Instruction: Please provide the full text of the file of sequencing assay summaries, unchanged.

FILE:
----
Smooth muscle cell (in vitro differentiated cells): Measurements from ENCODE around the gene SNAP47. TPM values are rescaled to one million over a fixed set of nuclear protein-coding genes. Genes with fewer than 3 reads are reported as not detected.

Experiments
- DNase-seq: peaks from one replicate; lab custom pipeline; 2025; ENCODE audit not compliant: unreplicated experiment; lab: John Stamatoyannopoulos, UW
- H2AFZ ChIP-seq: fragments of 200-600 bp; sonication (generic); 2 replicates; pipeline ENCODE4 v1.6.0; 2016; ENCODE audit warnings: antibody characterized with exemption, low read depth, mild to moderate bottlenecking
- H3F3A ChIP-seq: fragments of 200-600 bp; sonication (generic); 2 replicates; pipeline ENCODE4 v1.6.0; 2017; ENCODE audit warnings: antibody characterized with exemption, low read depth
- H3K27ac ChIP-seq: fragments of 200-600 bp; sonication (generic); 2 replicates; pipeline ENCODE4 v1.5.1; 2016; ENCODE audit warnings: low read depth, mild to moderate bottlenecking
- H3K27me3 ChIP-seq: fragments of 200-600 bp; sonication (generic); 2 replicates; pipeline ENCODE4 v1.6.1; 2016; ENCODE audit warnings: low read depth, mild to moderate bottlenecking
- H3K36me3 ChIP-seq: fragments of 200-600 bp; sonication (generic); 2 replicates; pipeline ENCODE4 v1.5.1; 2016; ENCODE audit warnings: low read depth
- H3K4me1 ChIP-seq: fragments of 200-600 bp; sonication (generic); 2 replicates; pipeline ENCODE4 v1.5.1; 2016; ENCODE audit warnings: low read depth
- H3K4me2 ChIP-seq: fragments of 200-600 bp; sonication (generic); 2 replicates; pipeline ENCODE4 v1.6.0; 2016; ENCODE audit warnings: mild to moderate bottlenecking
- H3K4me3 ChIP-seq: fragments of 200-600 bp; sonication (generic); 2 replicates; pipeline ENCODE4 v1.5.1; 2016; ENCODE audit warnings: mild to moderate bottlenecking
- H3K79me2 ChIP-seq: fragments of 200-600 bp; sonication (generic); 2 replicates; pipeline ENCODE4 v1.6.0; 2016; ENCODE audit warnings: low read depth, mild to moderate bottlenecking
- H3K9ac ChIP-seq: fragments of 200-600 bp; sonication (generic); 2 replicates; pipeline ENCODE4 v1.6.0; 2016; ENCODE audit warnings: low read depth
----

Smooth muscle cell (in vitro differentiated cells): Measurements from ENCODE around the gene SNAP47. TPM values are rescaled to one million over a fixed set of nuclear protein-coding genes. Genes with fewer than 3 reads are reported as not detected.

Experiments
- DNase-seq: peaks from one replicate; lab custom pipeline; 2025; ENCODE audit not compliant: unreplicated experiment; lab: John Stamatoyannopoulos, UW
- H2AFZ ChIP-seq: fragments of 200-600 bp; sonication (generic); 2 replicates; pipeline ENCODE4 v1.6.0; 2016; ENCODE audit warnings: antibody characterized with exemption, low read depth, mild to moderate bottlenecking
- H3F3A ChIP-seq: fragments of 200-600 bp; sonication (generic); 2 replicates; pipeline ENCODE4 v1.6.0; 2017; ENCODE audit warnings: antibody characterized with exemption, low read depth
- H3K27ac ChIP-seq: fragments of 200-600 bp; sonication (generic); 2 replicates; pipeline ENCODE4 v1.5.1; 2016; ENCODE audit warnings: low read depth, mild to moderate bottlenecking
- H3K27me3 ChIP-seq: fragments of 200-600 bp; sonication (generic); 2 replicates; pipeline ENCODE4 v1.6.1; 2016; ENCODE audit warnings: low read depth, mild to moderate bottlenecking
- H3K36me3 ChIP-seq: fragments of 200-600 bp; sonication (generic); 2 replicates; pipeline ENCODE4 v1.5.1; 2016; ENCODE audit warnings: low read depth
- H3K4me1 ChIP-seq: fragments of 200-600 bp; sonication (generic); 2 replicates; pipeline ENCODE4 v1.5.1; 2016; ENCODE audit warnings: low read depth
- H3K4me2 ChIP-seq: fragments of 200-600 bp; sonication (generic); 2 replicates; pipeline ENCODE4 v1.6.0; 2016; ENCODE audit warnings: mild to moderate bottlenecking
- H3K4me3 ChIP-seq: fragments of 200-600 bp; sonication (generic); 2 replicates; pipeline ENCODE4 v1.5.1; 2016; ENCODE audit warnings: mild to moderate bottlenecking
- H3K79me2 ChIP-seq: fragments of 200-600 bp; sonication (generic); 2 replicates; pipeline ENCODE4 v1.6.0; 2016; ENCODE audit warnings: low read depth, mild to moderate bottlenecking
- H3K9ac ChIP-seq: fragments of 200-600 bp; sonication (generic); 2 replicates; pipeline ENCODE4 v1.6.0; 2016; ENCODE audit warnings: low read depth